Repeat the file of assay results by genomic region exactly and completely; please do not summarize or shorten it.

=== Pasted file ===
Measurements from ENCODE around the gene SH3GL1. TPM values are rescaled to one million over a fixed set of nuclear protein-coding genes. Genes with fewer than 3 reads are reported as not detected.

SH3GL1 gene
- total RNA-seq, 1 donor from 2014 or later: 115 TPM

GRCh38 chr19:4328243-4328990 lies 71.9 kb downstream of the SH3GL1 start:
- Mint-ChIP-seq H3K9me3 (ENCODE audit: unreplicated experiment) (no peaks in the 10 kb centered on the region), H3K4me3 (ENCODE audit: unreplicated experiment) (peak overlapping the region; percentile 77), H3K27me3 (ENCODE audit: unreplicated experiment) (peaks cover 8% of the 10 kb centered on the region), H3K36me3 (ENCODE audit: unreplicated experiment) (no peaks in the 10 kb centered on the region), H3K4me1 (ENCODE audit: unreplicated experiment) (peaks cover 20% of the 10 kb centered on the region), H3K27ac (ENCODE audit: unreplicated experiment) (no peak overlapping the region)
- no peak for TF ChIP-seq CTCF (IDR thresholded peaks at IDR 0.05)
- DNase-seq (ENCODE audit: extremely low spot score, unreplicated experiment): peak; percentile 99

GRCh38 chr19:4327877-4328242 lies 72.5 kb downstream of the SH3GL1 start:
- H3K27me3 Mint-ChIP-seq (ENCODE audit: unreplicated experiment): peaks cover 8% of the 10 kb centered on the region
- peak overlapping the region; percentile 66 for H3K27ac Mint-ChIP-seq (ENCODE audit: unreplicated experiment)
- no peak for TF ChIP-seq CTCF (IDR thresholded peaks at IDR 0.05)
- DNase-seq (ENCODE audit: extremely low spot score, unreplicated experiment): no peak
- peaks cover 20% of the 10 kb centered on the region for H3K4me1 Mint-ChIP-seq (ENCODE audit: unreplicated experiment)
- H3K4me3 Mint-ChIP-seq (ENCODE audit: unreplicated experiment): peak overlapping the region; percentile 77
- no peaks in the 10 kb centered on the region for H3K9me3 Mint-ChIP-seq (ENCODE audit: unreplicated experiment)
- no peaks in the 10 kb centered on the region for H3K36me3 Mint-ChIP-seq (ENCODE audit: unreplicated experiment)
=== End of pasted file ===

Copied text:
Measurements from ENCODE around the gene SH3GL1. TPM values are rescaled to one million over a fixed set of nuclear protein-coding genes. Genes with fewer than 3 reads are reported as not detected.

SH3GL1 gene
- total RNA-seq, 1 donor from 2014 or later: 115 TPM

GRCh38 chr19:4328243-4328990 lies 71.9 kb downstream of the SH3GL1 start:
- Mint-ChIP-seq H3K9me3 (ENCODE audit: unreplicated experiment) (no peaks in the 10 kb centered on the region), H3K4me3 (ENCODE audit: unreplicated experiment) (peak overlapping the region; percentile 77), H3K27me3 (ENCODE audit: unreplicated experiment) (peaks cover 8% of the 10 kb centered on the region), H3K36me3 (ENCODE audit: unreplicated experiment) (no peaks in the 10 kb centered on the region), H3K4me1 (ENCODE audit: unreplicated experiment) (peaks cover 20% of the 10 kb centered on the region), H3K27ac (ENCODE audit: unreplicated experiment) (no peak overlapping the region)
- no peak for TF ChIP-seq CTCF (IDR thresholded peaks at IDR 0.05)
- DNase-seq (ENCODE audit: extremely low spot score, unreplicated experiment): peak; percentile 99

GRCh38 chr19:4327877-4328242 lies 72.5 kb downstream of the SH3GL1 start:
- H3K27me3 Mint-ChIP-seq (ENCODE audit: unreplicated experiment): peaks cover 8% of the 10 kb centered on the region
- peak overlapping the region; percentile 66 for H3K27ac Mint-ChIP-seq (ENCODE audit: unreplicated experiment)
- no peak for TF ChIP-seq CTCF (IDR thresholded peaks at IDR 0.05)
- DNase-seq (ENCODE audit: extremely low spot score, unreplicated experiment): no peak
- peaks cover 20% of the 10 kb centered on the region for H3K4me1 Mint-ChIP-seq (ENCODE audit: unreplicated experiment)
- H3K4me3 Mint-ChIP-seq (ENCODE audit: unreplicated experiment): peak overlapping the region; percentile 77
- no peaks in the 10 kb centered on the region for H3K9me3 Mint-ChIP-seq (ENCODE audit: unreplicated experiment)
- no peaks in the 10 kb centered on the region for H3K36me3 Mint-ChIP-seq (ENCODE audit: unreplicated experiment)